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  • Lawrence Ng

China Announces Internet “Purification” Campaign Ahead of 2022 Olympics and CNY

The Cyberspace Administration of China (CAC) recently announced it would soon implement a "purification" campaign to clean up "illegal online content" in China.

Credit: AFP via Getty Images

The CAC, China's top cybersecurity regulator, intends to use the campaign to create a "healthy, happy and peaceful online environment" ahead of Chinese New Year and the 2022 Beijing Winter Olympic Games, held on 1 February and 4 February 2022, respectively.

The regulator also aims to correct "the disorder on the Internet" and stop the spread of "unhealthy culture" through the campaign.

The People's Daily is one of China's most popular mass media companies. Credit: The People's Daily | HKFP remix

To achieve such an environment, the CAC calls on key media sites to carefully manage their homepages, trending topic search lists, push pop-up windows and important news content pages to present "positive information". This order also means that online content that shows violence and other illegal or bad information should be removed to achieve a "positive online atmosphere".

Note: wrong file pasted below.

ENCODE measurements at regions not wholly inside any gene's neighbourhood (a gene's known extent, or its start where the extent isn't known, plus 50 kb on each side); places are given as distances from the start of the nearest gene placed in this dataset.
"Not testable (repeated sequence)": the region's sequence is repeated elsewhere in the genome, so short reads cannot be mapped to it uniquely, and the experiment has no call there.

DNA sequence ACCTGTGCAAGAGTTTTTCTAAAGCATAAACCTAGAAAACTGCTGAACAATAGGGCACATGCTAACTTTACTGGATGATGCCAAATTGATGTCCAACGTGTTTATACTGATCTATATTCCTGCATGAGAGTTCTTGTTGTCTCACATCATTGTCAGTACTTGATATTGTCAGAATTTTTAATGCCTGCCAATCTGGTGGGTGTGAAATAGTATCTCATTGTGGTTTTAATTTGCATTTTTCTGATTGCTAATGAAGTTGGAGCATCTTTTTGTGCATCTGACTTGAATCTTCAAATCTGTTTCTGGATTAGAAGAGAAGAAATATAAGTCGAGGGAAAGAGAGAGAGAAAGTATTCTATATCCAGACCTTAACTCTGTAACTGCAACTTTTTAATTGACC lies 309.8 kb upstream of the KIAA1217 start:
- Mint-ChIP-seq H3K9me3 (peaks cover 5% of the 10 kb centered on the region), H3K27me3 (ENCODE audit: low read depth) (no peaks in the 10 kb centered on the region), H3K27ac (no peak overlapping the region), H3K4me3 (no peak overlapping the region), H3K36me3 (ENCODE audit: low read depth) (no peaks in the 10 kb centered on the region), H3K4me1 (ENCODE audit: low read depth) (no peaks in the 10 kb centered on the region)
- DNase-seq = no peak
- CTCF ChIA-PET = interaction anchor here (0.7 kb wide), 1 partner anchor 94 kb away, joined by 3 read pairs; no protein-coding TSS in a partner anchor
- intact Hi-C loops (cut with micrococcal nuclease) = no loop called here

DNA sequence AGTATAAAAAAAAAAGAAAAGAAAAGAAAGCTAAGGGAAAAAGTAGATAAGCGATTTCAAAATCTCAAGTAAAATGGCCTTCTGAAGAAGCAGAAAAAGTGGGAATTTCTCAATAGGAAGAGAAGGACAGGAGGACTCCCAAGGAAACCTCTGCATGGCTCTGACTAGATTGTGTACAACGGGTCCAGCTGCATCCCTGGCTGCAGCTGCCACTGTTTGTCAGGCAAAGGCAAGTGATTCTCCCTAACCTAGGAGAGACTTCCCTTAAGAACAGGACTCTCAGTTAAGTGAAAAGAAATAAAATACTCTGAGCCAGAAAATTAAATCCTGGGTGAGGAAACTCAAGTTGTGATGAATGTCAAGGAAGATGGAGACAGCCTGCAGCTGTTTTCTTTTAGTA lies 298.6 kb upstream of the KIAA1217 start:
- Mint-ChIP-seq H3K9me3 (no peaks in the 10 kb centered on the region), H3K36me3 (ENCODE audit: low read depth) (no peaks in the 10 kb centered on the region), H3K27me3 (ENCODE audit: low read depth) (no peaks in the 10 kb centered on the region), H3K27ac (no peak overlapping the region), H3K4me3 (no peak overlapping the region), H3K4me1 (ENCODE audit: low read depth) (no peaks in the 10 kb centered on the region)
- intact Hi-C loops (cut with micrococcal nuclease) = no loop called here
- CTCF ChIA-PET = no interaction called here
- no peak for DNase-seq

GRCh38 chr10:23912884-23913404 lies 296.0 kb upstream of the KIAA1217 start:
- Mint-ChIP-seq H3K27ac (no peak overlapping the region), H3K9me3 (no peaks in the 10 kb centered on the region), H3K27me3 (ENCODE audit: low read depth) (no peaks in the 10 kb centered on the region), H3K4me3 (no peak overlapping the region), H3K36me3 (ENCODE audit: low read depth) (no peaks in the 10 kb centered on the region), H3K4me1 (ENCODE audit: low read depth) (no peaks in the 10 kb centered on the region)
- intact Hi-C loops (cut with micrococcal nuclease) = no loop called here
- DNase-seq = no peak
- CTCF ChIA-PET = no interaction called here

The month-long "purification" also covers cyberbullying, the spreading of online rumours and any online behaviour that could be considered as showing off a luxurious lifestyle, encouragement of money worship or superstition. These also include local celebrities and fan groups, which are already targetted since September 2021, when the Chinese government first launched its crackdown on its entertainment industry.

Huang Wei (left) introduces a mouse during a live-stream show in April 2021. Credit: Visual China Group

You may remember the Chinese government ordering broadcasters at the time to shun artists with "effeminate" styles and "incorrect political positions" to cultivate a patriotic atmosphere after a series of tax evasion and sexual assault scandals involving celebrities came to light. These celebrities include famous Chinese live-streamer Huang Wei, also known as Viya, who received a US$210 million fine for tax evasion. Chinese Canadian singer Kris Wu, accused of sexual assault after an 18-year-old called him out for pressuring her and other women for sex, is also included.

The month-long "purification" also serves as a measure to prevent "illegal and immoral" celebrities from regaining their popularity and holding any online events, the CAC said.

  • The Cyberspace Administration in China recently announced a "purification" campaign to clean up "illegal online content" in China.

  • The CAC intends to use the campaign to correct "the disorder on the Internet", stop the spread of "unhealthy culture" and create a "healthy, happy and peaceful online environment" ahead of Chinese New Year and the 2022 Beijing Winter Olympic Games.

  • Key media companies are ordered to manage their homepages carefully and pop-up windows to present "positive information" while removing information presenting violence, rumours and other illegal or bad information.

  • The campaign also targets celebrities and their fan groups to remove any content that the CAC may consider as showing off a lavish lifestyle and the encouragement of money worshipping or superstition.

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